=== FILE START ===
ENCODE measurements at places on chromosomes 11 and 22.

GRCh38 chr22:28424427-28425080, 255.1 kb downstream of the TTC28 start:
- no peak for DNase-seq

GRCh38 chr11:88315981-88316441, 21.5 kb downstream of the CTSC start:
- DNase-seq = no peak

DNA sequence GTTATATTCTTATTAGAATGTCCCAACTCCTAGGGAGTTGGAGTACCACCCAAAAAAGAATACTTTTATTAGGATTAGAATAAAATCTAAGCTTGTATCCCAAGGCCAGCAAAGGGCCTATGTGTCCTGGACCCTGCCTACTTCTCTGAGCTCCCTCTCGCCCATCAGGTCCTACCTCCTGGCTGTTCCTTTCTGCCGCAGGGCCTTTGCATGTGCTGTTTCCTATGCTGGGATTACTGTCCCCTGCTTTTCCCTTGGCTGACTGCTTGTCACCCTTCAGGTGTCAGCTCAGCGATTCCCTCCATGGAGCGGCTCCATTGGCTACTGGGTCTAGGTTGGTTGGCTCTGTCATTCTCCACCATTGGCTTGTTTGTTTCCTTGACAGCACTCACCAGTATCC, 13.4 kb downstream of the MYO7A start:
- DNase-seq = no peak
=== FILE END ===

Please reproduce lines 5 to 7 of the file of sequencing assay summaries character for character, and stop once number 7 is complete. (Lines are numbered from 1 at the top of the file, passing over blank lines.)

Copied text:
- DNase-seq = no peak

DNA sequence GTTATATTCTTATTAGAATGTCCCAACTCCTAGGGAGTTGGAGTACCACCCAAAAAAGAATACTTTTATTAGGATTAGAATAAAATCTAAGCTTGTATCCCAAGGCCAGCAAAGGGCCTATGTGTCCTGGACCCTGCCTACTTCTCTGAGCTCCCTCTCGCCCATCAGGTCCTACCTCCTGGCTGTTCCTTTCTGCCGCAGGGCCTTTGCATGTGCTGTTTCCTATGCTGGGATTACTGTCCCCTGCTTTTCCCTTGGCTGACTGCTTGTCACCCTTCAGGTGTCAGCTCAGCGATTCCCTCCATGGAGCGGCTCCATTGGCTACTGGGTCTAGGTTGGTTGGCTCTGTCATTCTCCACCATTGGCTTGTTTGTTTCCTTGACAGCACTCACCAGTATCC, 13.4 kb downstream of the MYO7A start:
- DNase-seq = no peak